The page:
What is the Difference Between Training & Behavior?

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As someone who sees clients as both a trainer and a behavior consultant, I often get asked the question, is the behavior I see my dog exhibiting a training issue or a behavior issue?  I think it is a legitimate question and one that deserves a closer look, especially because it can help a client determine what type of professional would be best suited to help them work on and implement a training plan for themselves and their dogs. 



When I think of training, the first thing that comes to mind is giving our dogs the tools they will need to help them safely navigate our human world and expectations. Dogs certainly weren’t on the receiving end of a ten-page document on how to live harmoniously with humans in a home! They do what works for dogs because after all, that’s exactly what they are. They don’t come hardwired to understand that open doorways are not for dashing out of or that delicious turkey sandwiches left unattended by humans are not for their consumption. It is up to the humans in their lives to teach them the skills they will need to share our homes in a way that still allows them to be dogs but also addresses safety concerns and good manners from the human perspective. 

So how do dogs typically acquire these essential skills? Perhaps you’ve taken your dog to a group class like puppy kindergarten or beginning obedience. Or you’ve hired a trainer to do a remote training session or come to your home. Or you could have joined an online training forum. Through one of these venues, you have taught your dog some basic manners such as sit, down, stay, or to go to her “place” when cued. Are these acquired skills essential from the dog’s perspective? Probably not. It is highly unlikely that your dog finds it necessary to do a sit/stay or go to her “place” when the pizza delivery arrives. And yet, from a safety perspective, we humans know that these trained behaviors help to keep us, our dogs, and possibly the pizza safe! So, as responsible dog guardians, we train our dogs to respond reliably to these cues.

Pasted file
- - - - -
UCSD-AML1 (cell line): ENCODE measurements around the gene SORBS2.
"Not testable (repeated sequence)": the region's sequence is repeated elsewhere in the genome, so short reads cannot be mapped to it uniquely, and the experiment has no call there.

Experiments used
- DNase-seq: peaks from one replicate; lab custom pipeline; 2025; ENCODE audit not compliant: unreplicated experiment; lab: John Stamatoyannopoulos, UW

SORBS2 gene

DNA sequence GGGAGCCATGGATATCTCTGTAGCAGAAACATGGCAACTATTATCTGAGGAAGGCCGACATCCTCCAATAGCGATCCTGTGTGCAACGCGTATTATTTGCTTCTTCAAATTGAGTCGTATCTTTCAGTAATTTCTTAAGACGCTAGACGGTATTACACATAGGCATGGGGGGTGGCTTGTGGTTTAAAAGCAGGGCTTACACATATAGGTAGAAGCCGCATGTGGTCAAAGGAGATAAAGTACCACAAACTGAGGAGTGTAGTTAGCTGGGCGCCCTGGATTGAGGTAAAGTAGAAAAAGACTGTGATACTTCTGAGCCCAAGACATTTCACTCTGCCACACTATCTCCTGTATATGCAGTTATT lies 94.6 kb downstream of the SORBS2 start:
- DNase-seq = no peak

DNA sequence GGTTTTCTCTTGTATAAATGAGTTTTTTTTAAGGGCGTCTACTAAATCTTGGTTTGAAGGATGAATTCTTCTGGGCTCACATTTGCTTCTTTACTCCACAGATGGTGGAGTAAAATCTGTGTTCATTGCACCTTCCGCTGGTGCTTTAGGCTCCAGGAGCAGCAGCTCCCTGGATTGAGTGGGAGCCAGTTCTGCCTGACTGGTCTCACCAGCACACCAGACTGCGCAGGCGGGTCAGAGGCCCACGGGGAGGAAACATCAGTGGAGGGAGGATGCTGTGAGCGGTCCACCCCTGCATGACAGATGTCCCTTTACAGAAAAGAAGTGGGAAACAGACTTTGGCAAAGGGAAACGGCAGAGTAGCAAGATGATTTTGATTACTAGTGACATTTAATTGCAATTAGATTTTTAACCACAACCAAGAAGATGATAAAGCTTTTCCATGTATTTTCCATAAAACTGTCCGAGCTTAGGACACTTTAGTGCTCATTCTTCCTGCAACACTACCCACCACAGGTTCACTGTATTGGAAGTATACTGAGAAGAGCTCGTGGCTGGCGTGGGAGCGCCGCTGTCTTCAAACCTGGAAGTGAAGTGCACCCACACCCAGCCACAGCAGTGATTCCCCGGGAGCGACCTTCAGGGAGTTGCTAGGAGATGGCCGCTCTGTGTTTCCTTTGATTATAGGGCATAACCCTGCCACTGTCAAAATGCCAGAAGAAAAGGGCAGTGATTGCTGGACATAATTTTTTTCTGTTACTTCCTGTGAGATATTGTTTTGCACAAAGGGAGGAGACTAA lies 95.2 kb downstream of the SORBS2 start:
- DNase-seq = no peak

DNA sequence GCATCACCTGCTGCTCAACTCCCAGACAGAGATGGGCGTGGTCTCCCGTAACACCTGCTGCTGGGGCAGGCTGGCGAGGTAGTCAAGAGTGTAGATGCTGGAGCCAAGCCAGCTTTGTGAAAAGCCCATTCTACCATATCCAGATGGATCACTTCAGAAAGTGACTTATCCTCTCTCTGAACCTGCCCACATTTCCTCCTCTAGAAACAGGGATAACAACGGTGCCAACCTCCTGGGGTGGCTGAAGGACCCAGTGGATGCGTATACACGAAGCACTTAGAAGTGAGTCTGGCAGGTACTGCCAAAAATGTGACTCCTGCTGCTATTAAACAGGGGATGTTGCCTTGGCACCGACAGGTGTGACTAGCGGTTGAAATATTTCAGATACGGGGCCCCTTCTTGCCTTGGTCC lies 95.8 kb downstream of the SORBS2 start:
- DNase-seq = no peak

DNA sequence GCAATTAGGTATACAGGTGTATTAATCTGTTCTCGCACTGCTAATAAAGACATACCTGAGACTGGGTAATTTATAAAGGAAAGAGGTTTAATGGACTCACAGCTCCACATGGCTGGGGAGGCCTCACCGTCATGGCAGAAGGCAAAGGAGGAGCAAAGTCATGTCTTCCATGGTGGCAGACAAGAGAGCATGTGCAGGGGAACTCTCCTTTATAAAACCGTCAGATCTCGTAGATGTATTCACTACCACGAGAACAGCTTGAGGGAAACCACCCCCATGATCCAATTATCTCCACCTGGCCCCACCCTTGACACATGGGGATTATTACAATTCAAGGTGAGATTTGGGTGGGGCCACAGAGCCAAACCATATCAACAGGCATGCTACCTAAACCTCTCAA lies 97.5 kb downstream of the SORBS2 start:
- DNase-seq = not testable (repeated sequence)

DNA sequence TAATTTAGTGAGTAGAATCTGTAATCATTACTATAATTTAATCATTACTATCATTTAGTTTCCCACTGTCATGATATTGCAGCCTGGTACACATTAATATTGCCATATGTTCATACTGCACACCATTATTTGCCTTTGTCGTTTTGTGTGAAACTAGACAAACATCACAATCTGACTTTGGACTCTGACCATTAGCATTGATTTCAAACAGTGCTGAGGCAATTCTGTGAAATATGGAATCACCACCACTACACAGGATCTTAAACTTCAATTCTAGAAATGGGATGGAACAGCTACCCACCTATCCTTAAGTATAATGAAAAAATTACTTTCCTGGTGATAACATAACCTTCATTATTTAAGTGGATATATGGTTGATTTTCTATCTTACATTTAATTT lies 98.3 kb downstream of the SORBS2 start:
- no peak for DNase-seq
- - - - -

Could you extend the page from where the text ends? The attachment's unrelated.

Wait, There is More

Now, technically we know that trained cues are behaviors. In the textbook Learning and Behavior, the definition of behavior is as follows: “anything a person or other animal does that can be measured” (Moore, 2011; Reber, 1995; Skinner, 1938). The book goes further by saying that “anything an animal does might qualify as behavior, whether measurable or not, but for scientific analysis we are necessarily limited to those things we can measure” (Baum, 2011). A cued sit or stay is certainly something that a dog does and there is no doubt we could find ways to measure the behavior but it is very unlikely that a measurement is necessary for daily functioning. We just need to know that the cued behavior is reliable in a variety of circumstances. The predictability of our dogs understanding and performing their known cues is helpful for their daily functioning so that they can live cohesively in our homes with minimal stress for both species. 



Now that I have explained what might constitute a training issue, let’s take a look at what would more likely fall under the behavior issue category. When a prospective client contacts Pet Harmony with a concern about their dog’s behavior, we would typically be thinking about behaviors that are considered maladaptive behaviors.